It is probably around this point that we attend our CDR. CDR stands for Critical Design Review. During this we take our drawings, ideas, and whatever prototypes, mock-ups, and actual parts we have made with us to Rolls-Royce to be critiqued by the engineers from Rolls-Royce and Allison. The students present everything. It is our goal to not to have to be supported whatsoever by the mentors on our team. We are trained to answer any questions that may be thrown at us with grace, professionalism, and confidence. We carefully consider any suggestions, and sometimes they warrant a trip back to modifying the design. The engineers always have a lot of helpful advice and it gives us an opportunity to show them what we are doing and where we are going and helps us work on our presentation skills.

The manufacturing subteam can then begin work on the rest of the robot. Sometimes there are issues we come across, even at this stage, and it requires us to go back to the drawing board, and make necessary changes to maximize our robot’s design and manufacturing flawlessness.

Once we have it assembled in Inventor and have allocated space for the electronics board, that subteam can get to work. In addition, we use the previous year’s robot (providing it has the same type of drivetrain) to start some programming. By the time the manufacturing and electronics team has finished building and wiring the robot, all the programming subteam needs to do is transfer the code and make necessary tweaks.

The day before we ship the robot we hold an Open House for the community. We invite the school, principals, township, school board, parents, friends, family, sponsors, local government officials, and area residents to come check out our robot for that year. We hold demos and teach them about the game and what each subteam has accomplished. This year we also brought in the VEX fields we made for the Children’s Museum, and allowed anyone to come and try driving the VEX robots on their own. We also display the FTC and Lego robots from the teams that the students of Cyber Blue run and mentor.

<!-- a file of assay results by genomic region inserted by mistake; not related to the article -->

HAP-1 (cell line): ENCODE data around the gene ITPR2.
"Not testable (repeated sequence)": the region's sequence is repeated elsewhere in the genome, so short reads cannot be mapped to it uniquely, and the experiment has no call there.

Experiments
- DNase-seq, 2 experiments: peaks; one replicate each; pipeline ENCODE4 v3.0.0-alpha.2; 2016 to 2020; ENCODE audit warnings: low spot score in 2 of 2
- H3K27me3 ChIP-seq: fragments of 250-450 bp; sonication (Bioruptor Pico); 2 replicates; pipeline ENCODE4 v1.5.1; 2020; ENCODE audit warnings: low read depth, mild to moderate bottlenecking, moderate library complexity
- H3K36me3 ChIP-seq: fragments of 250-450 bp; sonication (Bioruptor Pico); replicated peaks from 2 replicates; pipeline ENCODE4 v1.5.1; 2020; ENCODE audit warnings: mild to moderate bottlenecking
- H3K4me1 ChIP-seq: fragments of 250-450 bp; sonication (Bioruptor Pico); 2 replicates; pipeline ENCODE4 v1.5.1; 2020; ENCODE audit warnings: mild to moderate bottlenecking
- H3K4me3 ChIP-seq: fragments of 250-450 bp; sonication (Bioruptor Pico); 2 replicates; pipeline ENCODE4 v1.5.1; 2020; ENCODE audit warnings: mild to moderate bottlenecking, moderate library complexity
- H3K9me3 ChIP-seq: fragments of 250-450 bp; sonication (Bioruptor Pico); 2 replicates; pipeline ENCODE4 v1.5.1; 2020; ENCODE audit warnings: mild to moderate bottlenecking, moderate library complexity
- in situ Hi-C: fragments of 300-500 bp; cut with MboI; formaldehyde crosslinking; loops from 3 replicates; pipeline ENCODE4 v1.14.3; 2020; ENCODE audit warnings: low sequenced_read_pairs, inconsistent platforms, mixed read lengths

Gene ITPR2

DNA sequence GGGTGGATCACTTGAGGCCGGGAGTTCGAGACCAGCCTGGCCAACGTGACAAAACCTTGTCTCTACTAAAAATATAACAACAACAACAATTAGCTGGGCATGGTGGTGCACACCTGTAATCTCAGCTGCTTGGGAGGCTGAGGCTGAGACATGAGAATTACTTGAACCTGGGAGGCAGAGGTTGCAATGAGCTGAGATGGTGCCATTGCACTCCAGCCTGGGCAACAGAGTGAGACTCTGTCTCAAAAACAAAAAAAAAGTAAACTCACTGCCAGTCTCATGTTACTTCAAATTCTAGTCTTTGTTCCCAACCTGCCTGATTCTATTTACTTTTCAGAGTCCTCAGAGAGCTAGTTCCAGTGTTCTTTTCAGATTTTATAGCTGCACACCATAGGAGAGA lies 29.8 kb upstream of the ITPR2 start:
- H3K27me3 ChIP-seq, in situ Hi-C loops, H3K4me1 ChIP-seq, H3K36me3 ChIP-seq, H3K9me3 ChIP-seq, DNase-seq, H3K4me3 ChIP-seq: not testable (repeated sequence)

Then we compete. After the competition season is complete, we give everyone some time off to reflect on the season.

Then we hold a Season In Review series of meeting where we analyze the positives and negatives of our season ranging from the robot design and accomplishments to team dynamics and recruitment for next season. We use Ishikawa diagrams, Root cause/corrective action, and we compile lists of what we did well, what we could do better but need to keep doing, and what we did poorly on. We address the issues, find solutions, and improve the team for the next season.

Hope that helps. :slight_smile:

And I attached some files about our design process. The diagram is a little rough. I adapted it at the beginning of the season. We decided it wasn’t a circle, because we weren’t going back to where we started, we were building on it, so it’s an endless swirling process. :smiley:

Also you can find more info at our site:Cyber Blue 234

Design Process.pdf (132 KB)
Cyber Blue 234 Design Process.doc (21 KB)

Design Process.pdf (132 KB)
Cyber Blue 234 Design Process.doc (21 KB)

Blue Lightning’s design process isn’t quite as complex as 234’s, but we have some pride in it. As our team uses a lot of 80-20 in our robot, we are very big on Pareto and the 80-20 rule.
On the day of the kickoff, the team has a meeting immediately following the webcast, for about 4 hours, where all members of the team are involved in a preliminary design session. We outline the most basic roles in the game first. (This year, we had offense, defense, and hybrid, and under offense we had hurdling, herding, and lapping.) Then we have the team all decide which area(s) we wanted to focus on the most with a Pareto vote.
How a Pareto vote works, is each member of the team is given multiple votes they are allowed to use (3-5). We let everyone vote with all their votes, and they can vote multiple times on one thing. The end result is a lot of votes stacked in one or 2 columns, with only a few votes in the others. In other words, 80 percent of the votes go to 20 percent of the options usually, hence the name Pareto vote.
Once a focus is determined, we have the team get into groups, and we do activities to generate ideas for accomplishing the task. One example is having everyone go around in a circle from A to Z naming a method beginning with that letter. So when coming up with hurdling ideas, we might get Arm, Bump, Catapult, etc. There are obviously some stupid sounding ones, but it generates a lot of unique ideas.
After the first idea session, it’s down to the subteam responsible for building the robot to make the other decisions. They look at all the ideas, do some calculations and simulations to find out what works the best, and pick a method. Then they start some drawings in CAD and build prototypes for the proof of concept.
We try to be done as early as possible, but like many teams we are always in a time crunch inevitably. We are always looking for ways to improve our design process.